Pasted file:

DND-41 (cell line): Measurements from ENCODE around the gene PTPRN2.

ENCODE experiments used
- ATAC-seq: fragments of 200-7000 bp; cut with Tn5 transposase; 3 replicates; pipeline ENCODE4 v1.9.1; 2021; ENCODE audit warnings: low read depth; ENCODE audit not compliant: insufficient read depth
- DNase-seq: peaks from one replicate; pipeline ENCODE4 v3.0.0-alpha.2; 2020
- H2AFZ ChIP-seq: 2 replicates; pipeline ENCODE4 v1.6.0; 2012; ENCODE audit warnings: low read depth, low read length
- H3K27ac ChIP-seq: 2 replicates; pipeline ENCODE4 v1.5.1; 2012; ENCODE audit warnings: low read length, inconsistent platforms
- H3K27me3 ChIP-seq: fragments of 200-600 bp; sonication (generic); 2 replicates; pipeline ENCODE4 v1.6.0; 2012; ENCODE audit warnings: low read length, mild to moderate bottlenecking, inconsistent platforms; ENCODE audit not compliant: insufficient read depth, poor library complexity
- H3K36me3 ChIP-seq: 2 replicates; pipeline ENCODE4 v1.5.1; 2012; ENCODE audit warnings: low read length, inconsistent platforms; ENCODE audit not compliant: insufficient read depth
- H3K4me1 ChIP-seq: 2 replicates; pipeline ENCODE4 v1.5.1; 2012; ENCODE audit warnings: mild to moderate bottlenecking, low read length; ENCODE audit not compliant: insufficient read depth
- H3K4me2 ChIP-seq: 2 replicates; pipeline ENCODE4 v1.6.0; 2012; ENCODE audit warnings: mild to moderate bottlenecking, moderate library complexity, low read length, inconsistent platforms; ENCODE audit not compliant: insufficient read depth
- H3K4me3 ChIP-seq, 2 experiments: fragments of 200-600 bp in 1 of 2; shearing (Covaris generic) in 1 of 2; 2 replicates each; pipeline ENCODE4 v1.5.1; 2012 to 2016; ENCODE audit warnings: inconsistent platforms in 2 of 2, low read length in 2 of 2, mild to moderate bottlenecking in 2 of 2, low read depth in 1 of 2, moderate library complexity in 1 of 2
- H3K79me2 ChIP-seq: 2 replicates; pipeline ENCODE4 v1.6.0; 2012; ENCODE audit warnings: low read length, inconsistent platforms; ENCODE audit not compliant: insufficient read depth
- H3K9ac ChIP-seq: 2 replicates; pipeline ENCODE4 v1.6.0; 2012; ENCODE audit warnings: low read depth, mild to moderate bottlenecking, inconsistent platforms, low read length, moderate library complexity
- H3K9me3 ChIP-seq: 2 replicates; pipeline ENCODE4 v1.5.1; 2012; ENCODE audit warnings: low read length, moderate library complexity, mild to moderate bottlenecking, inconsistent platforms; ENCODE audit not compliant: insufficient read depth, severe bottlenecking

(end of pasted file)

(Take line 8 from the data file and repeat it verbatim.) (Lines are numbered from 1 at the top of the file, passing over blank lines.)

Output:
- H3K36me3 ChIP-seq: 2 replicates; pipeline ENCODE4 v1.5.1; 2012; ENCODE audit warnings: low read length, inconsistent platforms; ENCODE audit not compliant: insufficient read depth